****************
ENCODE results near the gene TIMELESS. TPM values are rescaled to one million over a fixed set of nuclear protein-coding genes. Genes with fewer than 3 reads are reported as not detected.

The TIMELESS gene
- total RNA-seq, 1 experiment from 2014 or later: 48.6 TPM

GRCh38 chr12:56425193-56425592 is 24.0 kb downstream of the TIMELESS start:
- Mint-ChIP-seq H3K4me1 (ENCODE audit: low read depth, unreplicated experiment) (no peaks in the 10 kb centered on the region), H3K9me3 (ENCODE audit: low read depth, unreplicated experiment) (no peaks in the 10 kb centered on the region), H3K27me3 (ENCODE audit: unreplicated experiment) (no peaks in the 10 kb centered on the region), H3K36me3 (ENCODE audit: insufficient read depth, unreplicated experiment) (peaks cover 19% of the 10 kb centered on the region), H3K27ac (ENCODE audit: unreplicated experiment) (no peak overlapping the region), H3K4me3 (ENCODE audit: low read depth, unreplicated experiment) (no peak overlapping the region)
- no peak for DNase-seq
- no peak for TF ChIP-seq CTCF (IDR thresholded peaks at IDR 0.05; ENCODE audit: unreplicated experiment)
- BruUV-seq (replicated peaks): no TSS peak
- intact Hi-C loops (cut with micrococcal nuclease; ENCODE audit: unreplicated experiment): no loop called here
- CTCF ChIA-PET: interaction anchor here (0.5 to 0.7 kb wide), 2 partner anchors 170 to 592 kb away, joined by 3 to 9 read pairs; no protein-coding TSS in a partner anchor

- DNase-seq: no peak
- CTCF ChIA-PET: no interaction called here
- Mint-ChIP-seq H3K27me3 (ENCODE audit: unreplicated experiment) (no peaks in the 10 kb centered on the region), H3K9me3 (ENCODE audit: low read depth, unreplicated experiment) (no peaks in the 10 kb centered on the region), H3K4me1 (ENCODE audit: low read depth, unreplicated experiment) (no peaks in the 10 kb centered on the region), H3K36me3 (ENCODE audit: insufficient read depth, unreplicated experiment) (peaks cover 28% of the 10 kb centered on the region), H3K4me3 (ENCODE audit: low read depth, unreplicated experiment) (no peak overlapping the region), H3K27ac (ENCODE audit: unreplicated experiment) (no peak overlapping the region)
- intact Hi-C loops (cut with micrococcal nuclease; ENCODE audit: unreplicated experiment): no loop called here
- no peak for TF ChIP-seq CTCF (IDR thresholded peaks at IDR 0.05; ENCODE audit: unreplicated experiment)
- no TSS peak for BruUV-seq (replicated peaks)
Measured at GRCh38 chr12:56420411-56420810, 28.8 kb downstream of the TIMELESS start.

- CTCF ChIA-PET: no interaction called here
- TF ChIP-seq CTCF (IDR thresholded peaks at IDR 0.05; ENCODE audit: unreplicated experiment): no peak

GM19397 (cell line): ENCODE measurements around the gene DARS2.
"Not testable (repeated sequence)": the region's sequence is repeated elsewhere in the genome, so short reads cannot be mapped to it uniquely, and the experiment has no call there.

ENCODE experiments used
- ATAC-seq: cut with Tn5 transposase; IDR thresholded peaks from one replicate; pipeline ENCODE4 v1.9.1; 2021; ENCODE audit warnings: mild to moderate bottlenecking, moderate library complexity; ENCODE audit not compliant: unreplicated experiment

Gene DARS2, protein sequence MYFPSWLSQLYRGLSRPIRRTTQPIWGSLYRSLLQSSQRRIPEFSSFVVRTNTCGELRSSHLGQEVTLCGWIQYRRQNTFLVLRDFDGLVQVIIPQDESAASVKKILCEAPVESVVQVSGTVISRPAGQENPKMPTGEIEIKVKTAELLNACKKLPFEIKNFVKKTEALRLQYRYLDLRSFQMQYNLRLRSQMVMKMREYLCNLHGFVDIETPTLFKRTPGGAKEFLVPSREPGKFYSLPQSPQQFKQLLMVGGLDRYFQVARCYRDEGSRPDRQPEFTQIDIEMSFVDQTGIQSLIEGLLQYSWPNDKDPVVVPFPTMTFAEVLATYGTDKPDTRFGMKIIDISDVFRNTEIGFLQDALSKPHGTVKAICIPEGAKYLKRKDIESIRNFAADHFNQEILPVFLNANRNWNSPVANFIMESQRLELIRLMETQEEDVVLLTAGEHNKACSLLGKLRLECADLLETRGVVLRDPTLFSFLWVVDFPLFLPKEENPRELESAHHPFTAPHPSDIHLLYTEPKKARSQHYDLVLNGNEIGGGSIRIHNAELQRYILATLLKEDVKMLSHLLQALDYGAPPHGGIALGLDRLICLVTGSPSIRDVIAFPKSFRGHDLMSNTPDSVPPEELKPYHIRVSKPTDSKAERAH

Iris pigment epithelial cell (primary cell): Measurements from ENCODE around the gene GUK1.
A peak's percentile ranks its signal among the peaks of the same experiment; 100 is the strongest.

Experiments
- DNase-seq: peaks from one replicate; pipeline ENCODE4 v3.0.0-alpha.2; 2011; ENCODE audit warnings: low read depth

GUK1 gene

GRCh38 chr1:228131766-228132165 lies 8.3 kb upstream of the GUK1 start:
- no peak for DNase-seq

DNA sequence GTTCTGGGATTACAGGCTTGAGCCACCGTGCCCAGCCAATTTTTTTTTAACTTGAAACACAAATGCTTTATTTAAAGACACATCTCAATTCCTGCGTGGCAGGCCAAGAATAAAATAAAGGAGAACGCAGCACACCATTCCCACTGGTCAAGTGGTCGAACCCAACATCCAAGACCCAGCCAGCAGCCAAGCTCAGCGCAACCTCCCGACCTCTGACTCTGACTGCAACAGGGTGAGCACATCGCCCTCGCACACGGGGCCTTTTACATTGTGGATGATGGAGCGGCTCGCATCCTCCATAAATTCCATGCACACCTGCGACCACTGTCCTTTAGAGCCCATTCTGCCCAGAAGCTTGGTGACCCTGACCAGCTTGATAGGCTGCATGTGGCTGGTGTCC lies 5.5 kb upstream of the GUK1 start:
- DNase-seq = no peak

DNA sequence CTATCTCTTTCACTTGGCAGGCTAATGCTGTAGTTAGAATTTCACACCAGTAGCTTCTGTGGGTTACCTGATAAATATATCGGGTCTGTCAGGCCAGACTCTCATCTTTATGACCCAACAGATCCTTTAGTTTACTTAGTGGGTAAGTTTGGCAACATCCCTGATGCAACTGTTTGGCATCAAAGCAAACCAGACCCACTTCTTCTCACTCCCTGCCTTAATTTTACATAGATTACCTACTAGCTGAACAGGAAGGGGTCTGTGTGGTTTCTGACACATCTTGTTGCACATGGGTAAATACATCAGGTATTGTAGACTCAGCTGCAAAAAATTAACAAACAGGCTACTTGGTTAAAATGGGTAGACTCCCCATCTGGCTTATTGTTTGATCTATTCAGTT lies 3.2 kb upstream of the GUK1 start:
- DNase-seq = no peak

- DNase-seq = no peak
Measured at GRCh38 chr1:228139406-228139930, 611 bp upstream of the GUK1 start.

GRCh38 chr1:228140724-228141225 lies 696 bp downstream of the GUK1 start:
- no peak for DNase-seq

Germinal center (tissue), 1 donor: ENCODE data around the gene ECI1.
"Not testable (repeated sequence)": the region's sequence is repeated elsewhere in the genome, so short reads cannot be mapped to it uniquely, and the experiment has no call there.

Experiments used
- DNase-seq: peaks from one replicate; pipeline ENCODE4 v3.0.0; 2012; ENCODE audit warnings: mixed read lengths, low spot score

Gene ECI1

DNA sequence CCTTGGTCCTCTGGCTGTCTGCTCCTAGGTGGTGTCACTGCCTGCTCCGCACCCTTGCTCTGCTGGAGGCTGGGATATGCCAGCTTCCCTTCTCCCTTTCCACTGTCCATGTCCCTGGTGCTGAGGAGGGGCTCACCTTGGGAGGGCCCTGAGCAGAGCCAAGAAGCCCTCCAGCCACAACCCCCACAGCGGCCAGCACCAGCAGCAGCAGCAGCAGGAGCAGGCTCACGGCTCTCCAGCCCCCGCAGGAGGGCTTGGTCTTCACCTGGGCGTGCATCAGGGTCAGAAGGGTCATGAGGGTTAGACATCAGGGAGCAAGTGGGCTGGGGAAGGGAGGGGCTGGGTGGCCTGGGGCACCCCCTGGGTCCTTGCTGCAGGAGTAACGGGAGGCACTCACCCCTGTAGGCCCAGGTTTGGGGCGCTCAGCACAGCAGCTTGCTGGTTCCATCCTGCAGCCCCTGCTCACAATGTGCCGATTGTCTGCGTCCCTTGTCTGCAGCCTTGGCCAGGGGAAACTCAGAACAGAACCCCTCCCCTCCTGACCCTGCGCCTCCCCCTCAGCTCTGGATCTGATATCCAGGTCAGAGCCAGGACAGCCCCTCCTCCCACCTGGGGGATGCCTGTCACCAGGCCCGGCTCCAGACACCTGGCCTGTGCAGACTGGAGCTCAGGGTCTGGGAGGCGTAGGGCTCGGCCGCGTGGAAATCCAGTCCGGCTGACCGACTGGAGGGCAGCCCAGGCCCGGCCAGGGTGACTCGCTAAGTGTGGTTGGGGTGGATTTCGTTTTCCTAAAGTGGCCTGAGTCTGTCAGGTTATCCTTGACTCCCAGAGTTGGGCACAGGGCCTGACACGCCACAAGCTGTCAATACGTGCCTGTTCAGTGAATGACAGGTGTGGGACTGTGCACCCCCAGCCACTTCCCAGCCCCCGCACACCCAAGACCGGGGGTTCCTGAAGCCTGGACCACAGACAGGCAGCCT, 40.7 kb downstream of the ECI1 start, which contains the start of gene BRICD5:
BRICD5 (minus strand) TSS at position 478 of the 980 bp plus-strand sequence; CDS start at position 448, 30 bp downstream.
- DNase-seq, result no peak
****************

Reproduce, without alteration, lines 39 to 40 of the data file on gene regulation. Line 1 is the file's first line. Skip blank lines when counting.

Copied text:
- no peak for DNase-seq

Germinal center (tissue), 1 donor: ENCODE data around the gene ECI1.